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Behind-the-Wheel

The rules for tinted windows on automobiles are clear

Tinted window rules

One of my preferred enforcement practices was to use an unmarked car and drive in the right lane at, or just under, the speed limit. This gave me plenty of time to look at, and into, whatever passed by on my left.

Vehicle defects, failing to wear a seatbelt distracted driving and other things of interest to a traffic cop were often easily discovered.

I recall doing this once on a cold and rainy afternoon. A car passed me with both the front side windows rolled down completely and both front seat occupants staring resolutely ahead. Why do you think they were willing to get wet as they pretended not to see me?

As you have probably guessed by now, it was illegally tinted front side windows.

Why is clear glass important for driving?

The information that we need to drive is predominantly visual. Tint prevents other road users from making eye contact with the driver, it impairs the driver's ability to identify and react to a low contrast target, particularly among older drivers and tint remains in place at night and during times of impaired visibility

B.C.'s window tinting rules

There are two methods of tinting automotive glass, tint contained within the glass itself and tinting film applied to the inside surface.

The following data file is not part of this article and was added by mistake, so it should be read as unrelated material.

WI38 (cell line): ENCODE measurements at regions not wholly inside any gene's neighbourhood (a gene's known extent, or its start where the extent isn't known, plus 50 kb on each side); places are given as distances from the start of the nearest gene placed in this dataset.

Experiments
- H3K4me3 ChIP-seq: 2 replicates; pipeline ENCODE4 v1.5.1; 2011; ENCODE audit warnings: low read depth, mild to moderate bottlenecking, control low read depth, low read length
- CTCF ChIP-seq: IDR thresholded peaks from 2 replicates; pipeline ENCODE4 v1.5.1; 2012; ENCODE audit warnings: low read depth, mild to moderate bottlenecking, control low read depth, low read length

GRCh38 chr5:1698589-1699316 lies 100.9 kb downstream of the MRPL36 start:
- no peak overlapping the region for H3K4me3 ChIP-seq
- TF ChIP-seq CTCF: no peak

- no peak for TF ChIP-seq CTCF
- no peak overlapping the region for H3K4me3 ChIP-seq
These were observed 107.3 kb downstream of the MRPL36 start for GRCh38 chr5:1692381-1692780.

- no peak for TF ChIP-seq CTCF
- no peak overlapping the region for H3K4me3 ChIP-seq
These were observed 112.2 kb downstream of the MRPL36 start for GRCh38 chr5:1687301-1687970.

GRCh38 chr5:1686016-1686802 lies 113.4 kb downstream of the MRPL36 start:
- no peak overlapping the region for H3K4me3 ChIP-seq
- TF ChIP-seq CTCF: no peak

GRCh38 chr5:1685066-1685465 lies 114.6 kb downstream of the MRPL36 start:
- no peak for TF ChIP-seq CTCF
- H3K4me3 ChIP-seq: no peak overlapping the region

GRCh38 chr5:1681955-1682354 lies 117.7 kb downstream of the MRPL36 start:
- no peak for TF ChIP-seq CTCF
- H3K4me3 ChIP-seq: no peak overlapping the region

As delivered by the vehicle manufacturer, tint inside the window glass meets Canadian Motor Vehicle Safety Standard 205 and each window is marked with the appropriate AS grade. It was rare to find a window that did not have the approval marking or was incorrectly tinted.

Where most vehicles failed to meet the rules is when the owner installed tinting film:

• more than 75 mm below the top of the windshield

• on a side window that was beside the driver

• on the rear window when the vehicle did not have outside mirrors on both sides

Resistance to enforcement

In my experience, virtually all Notice & Order #3's were ignored. Ditto the offer to cancel a traffic ticket if the tint was removed and the vehicle presented for inspection. Sometimes it took multiple tickets and Notice & Order #2's to correct the issue.

Tinting businesses are part of the problem

I know of one business that actually told its customers that if they were stopped by the police they could come back, have the tint removed, present the vehicle for inspection and then have the tint put back on—once, free of charge.